Duplicate IP etc is tricky to find sometimes. The ARP -a command will help. This will show you the mac address being used by the different IP. If you see the mac address change, especially if the mac of the router/gateway changes that indicates a big issue.
 
Reactions: AlastairCarter123
Feb 27, 2022
3
0
10
0
In some ways it is better that it is a failing on the first hop it means everything is in your control and you do not have the ISP involved.

Manually assigning IP solves many DHCP issues but you must do it carefully to avoid any future duplication. The DHCP function on some routers is stupid and will give out the same IP you are using. You want to be sure the IP you assign manually are not in the range used by DHCP on the router.
Higher numbers say above .200 tend to be safer because even a stupid dhcp server starts at the bottom.

I would try a IPCONFIG /all command when it fails and see if you are getting a disconnected state which is most times a bad ethernet cable. You should not have to set the speed it actually works best in auto mode. In one of the status screens it will show the speed it negotiated id it is running 100mbps it also indicates a bad cable.

Duplicate IP etc is tricky to find sometimes. The ARP -a command will help. This will show you the mac address being used by the different IP. If you see the mac address change, especially if the mac of the router/gateway changes that indicates a big issue.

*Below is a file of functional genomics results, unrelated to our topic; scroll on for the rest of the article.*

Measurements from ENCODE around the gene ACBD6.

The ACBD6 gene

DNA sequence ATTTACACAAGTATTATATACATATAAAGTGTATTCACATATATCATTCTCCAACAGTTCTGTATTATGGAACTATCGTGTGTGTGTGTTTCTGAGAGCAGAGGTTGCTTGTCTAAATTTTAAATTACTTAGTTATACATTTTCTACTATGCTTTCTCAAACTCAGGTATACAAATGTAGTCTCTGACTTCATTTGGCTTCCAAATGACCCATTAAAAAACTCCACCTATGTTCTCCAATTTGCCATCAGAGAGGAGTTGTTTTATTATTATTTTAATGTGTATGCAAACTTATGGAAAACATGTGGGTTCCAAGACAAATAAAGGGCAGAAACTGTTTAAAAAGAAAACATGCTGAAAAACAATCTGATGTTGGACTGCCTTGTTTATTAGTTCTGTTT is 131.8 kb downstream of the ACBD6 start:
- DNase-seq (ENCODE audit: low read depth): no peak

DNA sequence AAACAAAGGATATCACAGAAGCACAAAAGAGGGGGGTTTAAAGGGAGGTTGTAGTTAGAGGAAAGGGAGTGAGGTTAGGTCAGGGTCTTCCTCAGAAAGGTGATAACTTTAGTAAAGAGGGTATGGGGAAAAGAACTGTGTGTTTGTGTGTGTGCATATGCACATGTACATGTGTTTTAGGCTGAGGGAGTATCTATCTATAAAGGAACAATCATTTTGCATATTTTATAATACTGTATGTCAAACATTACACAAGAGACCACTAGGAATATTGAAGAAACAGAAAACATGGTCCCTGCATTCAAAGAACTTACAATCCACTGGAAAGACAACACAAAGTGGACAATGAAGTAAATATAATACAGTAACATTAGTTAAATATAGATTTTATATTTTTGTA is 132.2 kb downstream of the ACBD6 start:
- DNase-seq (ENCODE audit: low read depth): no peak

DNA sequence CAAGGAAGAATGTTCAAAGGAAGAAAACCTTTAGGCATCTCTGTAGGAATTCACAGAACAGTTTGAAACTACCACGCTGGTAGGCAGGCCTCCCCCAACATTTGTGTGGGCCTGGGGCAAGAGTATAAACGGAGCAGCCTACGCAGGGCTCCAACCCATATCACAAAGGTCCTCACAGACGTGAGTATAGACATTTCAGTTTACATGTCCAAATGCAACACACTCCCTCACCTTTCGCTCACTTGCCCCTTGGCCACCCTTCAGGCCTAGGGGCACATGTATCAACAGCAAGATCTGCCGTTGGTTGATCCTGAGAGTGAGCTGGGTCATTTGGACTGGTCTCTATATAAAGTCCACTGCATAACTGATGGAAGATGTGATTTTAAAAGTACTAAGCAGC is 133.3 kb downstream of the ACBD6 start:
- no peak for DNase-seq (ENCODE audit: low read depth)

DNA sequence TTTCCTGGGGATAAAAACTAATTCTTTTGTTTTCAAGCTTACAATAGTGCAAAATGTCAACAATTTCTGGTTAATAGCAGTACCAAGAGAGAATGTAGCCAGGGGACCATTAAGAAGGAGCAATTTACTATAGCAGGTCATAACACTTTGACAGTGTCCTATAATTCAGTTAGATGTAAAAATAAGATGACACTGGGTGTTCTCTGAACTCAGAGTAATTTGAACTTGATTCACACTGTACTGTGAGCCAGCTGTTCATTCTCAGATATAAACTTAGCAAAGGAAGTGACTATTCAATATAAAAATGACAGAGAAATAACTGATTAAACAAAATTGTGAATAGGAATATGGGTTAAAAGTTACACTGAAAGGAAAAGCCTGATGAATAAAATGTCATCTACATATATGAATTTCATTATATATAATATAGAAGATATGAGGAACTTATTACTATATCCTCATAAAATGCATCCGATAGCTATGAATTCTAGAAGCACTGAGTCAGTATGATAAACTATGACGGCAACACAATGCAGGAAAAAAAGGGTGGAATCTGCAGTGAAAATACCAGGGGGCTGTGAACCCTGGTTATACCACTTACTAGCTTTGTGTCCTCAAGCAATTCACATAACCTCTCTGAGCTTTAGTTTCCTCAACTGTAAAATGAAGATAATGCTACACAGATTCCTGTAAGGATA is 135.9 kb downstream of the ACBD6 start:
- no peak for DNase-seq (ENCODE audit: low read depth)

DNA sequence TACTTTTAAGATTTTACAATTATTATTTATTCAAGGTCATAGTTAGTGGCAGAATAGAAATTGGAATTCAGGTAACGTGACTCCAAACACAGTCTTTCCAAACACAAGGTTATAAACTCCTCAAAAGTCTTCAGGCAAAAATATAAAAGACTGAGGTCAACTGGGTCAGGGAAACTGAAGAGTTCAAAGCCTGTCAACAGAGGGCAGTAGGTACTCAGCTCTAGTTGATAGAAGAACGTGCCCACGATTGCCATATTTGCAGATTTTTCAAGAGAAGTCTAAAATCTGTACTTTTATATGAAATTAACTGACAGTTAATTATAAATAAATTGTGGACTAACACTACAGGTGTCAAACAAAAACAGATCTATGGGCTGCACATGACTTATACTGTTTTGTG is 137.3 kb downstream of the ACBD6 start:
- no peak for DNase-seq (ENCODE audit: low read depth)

An IPCONFIG /all returns okay. But taking a look at the assigned IPs on my router looks like the range was pretty clogged up at the higher end so wondered if there could be a conflict there.

Double checked on the DCHP address range and surprsingly the ISP router has it set to 64-253 by default (my IP from before was at the higher end of that). I've changed it to a static below the default range but still in the range of the hub (assuming I'm okay to set it down to 1 if I wanted to). Still experiencing outages though.

Could you elaborate more on the ARP command? I've got about 15 dynamic addresses and the static ones I'm assuming are the broadcast IPs from my hub.

Would it be worth me adding a static ARP entry associated with my adapter mac address? Or is that the same as a static IP address? Also would it be worth me disabling the IPv6 protocol?

Thanks again for the insight on all of this, learned far more than I bargained for in the past day.

EDIT - just took a look at the sticky threads here. I've got a few old ISP routers lying about, would cascading my routers to have my PC on one exclusive subnet through a slave router be a fix?
 
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If you have 63-253 for dhcp then you want to use the low addresses for your statics. In general it doesn't matter a lot in a home environment. The router would start at 63 and go up. If you have 100s of devices maybe it would get near the top of the range.

On your machine your mac will always be associated with the IP. It doesn't do much to make a static ARP. It would be more if some device tried to steal the router IP. In that case you could use a static ARP for the router IP. If some other device is using your PC IP then you would need a static in the router which almost no router
can do.

I generally always disable IPv6 support. It has very little benefit and causes strange issues at times. I doubt it is your problem. When you actually key in 8.8.8.8 on the command it will force it to use IPv4. There is likely a IPv6 IP you could use to force IPv6 tracert.
 
Reactions: AlastairCarter123